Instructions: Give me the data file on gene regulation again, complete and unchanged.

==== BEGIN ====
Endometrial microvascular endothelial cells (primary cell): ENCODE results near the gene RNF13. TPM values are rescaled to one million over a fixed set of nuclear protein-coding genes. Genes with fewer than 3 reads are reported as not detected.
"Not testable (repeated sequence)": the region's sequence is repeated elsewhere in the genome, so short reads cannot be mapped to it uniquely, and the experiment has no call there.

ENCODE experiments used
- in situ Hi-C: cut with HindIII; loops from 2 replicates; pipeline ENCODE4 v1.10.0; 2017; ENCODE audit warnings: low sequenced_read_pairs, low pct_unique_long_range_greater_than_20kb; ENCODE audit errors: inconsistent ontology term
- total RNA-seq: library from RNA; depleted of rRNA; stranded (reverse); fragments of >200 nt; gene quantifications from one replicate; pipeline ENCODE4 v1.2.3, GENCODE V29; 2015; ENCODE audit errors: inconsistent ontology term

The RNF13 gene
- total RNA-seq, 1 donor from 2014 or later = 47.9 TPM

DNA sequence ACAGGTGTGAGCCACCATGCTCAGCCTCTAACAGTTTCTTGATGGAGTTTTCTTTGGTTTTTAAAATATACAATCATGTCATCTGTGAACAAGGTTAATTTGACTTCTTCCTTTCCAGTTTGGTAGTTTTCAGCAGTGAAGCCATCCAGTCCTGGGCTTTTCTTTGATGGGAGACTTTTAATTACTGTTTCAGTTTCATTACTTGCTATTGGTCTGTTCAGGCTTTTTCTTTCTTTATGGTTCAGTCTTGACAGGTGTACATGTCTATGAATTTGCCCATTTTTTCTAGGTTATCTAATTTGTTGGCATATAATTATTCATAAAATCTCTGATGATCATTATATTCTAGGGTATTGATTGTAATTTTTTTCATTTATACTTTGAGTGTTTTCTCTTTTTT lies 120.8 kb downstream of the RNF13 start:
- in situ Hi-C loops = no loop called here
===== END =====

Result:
Endometrial microvascular endothelial cells (primary cell): ENCODE results near the gene RNF13. TPM values are rescaled to one million over a fixed set of nuclear protein-coding genes. Genes with fewer than 3 reads are reported as not detected.
"Not testable (repeated sequence)": the region's sequence is repeated elsewhere in the genome, so short reads cannot be mapped to it uniquely, and the experiment has no call there.

ENCODE experiments used
- in situ Hi-C: cut with HindIII; loops from 2 replicates; pipeline ENCODE4 v1.10.0; 2017; ENCODE audit warnings: low sequenced_read_pairs, low pct_unique_long_range_greater_than_20kb; ENCODE audit errors: inconsistent ontology term
- total RNA-seq: library from RNA; depleted of rRNA; stranded (reverse); fragments of >200 nt; gene quantifications from one replicate; pipeline ENCODE4 v1.2.3, GENCODE V29; 2015; ENCODE audit errors: inconsistent ontology term

The RNF13 gene
- total RNA-seq, 1 donor from 2014 or later = 47.9 TPM

DNA sequence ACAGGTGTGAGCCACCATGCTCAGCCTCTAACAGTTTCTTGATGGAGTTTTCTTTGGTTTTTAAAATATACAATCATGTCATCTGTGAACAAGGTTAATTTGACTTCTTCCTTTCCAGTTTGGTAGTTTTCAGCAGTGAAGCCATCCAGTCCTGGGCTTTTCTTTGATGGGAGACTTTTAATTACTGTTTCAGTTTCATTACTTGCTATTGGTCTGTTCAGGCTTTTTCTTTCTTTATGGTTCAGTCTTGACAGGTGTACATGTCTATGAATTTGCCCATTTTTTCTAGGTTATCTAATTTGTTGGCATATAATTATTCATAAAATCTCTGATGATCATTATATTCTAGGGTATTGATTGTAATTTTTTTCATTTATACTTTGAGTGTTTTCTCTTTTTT lies 120.8 kb downstream of the RNF13 start:
- in situ Hi-C loops = no loop called here